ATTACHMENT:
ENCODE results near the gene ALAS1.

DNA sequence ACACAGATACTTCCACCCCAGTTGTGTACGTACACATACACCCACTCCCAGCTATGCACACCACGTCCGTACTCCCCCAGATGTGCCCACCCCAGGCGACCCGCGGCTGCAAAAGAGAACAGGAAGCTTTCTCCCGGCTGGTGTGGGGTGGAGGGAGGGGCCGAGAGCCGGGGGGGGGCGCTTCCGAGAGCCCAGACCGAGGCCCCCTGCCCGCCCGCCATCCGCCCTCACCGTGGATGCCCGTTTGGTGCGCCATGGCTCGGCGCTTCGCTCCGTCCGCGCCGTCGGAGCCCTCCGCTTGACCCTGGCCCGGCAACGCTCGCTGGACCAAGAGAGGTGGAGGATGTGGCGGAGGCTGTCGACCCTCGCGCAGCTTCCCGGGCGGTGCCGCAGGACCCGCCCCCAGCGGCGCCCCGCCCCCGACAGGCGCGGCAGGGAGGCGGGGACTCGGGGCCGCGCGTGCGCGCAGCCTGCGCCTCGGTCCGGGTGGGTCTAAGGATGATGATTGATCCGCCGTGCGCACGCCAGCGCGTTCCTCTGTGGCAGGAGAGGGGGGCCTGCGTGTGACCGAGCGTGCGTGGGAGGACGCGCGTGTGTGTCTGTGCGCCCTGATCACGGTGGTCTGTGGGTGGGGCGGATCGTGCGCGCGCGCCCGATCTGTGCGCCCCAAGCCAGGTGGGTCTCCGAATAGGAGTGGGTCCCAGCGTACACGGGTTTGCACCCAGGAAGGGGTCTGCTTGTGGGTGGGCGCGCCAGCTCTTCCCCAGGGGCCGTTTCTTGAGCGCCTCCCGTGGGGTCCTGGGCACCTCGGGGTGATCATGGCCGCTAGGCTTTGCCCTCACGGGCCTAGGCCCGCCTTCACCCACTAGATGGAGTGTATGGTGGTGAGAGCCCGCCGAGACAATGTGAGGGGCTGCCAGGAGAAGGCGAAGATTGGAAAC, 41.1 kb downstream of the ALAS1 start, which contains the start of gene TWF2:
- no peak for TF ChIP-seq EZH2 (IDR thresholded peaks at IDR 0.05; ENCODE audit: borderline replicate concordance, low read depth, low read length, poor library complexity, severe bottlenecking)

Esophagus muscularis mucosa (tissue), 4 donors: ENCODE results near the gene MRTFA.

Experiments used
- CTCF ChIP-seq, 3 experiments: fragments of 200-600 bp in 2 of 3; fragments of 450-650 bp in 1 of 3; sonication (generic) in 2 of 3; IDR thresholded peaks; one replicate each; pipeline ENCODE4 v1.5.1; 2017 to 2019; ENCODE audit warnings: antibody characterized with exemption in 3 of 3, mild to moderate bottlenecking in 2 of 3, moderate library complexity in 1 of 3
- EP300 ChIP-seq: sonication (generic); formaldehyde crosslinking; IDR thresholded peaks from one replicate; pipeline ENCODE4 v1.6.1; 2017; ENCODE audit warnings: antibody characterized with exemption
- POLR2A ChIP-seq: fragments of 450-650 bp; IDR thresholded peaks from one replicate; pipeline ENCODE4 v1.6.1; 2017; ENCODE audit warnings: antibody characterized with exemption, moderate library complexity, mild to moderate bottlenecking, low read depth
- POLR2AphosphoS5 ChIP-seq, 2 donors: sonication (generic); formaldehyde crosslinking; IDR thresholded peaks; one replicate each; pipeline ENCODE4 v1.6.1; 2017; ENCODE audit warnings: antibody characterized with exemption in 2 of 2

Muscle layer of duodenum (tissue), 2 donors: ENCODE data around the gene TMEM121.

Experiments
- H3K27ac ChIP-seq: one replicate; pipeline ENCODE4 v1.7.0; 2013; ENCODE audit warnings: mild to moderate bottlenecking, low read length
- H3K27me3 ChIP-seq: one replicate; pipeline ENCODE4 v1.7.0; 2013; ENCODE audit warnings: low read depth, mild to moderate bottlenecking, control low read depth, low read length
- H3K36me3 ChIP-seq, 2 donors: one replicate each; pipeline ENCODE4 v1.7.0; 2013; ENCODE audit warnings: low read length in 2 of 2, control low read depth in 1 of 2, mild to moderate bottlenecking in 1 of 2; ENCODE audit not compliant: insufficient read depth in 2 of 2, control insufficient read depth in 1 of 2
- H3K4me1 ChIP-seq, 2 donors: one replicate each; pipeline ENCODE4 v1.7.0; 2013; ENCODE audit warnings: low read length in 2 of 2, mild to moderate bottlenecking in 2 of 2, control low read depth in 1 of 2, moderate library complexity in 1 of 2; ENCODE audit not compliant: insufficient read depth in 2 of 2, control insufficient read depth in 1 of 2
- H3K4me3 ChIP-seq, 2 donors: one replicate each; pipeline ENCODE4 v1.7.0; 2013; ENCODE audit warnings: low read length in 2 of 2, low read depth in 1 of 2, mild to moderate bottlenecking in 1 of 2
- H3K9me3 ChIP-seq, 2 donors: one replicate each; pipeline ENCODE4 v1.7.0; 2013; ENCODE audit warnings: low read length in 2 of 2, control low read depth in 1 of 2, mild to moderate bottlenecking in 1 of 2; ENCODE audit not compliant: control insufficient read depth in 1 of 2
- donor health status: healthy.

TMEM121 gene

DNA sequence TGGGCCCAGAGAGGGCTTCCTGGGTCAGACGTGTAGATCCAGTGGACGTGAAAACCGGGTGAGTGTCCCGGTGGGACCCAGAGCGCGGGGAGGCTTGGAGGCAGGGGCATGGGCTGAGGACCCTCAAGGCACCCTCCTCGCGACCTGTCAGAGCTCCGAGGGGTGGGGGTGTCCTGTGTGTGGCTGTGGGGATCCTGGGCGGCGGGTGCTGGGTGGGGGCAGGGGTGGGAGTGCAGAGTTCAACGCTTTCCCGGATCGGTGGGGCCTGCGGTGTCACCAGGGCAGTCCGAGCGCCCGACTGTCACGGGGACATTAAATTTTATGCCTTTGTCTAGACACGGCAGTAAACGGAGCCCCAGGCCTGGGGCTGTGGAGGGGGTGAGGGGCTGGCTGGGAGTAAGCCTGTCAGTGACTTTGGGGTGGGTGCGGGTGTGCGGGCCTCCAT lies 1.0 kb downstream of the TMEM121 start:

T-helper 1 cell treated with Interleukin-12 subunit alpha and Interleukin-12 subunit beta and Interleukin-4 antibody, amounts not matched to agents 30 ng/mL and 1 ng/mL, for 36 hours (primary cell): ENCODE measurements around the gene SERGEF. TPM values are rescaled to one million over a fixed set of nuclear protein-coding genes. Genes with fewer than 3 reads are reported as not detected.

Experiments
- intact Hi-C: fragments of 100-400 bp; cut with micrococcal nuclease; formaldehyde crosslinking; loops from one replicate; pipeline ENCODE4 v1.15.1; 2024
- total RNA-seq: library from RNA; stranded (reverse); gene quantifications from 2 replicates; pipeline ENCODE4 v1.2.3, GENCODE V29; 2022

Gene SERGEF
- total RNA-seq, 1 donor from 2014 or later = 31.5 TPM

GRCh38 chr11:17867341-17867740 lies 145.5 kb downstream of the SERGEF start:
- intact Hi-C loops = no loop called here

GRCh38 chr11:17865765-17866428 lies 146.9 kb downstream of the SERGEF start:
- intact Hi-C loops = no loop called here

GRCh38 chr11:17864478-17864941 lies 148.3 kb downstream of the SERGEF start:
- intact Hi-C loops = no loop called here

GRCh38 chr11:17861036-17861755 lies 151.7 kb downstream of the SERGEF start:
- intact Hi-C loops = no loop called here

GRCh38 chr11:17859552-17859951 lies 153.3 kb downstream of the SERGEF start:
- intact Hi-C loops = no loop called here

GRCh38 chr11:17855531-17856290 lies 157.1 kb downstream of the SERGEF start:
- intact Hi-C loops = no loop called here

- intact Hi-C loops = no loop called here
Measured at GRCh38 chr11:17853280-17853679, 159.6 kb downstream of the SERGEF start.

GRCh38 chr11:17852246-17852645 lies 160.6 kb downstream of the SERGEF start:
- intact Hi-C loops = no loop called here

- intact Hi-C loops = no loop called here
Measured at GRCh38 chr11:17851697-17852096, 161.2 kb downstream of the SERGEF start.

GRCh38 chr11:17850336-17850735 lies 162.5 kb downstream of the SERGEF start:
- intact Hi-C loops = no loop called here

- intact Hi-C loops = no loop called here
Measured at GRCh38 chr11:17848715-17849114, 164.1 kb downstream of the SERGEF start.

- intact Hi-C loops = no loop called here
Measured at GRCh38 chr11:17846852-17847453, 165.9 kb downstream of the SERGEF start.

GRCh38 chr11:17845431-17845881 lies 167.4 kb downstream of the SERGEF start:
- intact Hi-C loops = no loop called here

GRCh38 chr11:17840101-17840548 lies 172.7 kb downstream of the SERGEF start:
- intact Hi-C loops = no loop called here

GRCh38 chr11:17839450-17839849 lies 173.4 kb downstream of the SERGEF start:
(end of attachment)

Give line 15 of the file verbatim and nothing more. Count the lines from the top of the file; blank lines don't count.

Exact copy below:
- H3K4me1 ChIP-seq, 2 donors: one replicate each; pipeline ENCODE4 v1.7.0; 2013; ENCODE audit warnings: low read length in 2 of 2, mild to moderate bottlenecking in 2 of 2, control low read depth in 1 of 2, moderate library complexity in 1 of 2; ENCODE audit not compliant: insufficient read depth in 2 of 2, control insufficient read depth in 1 of 2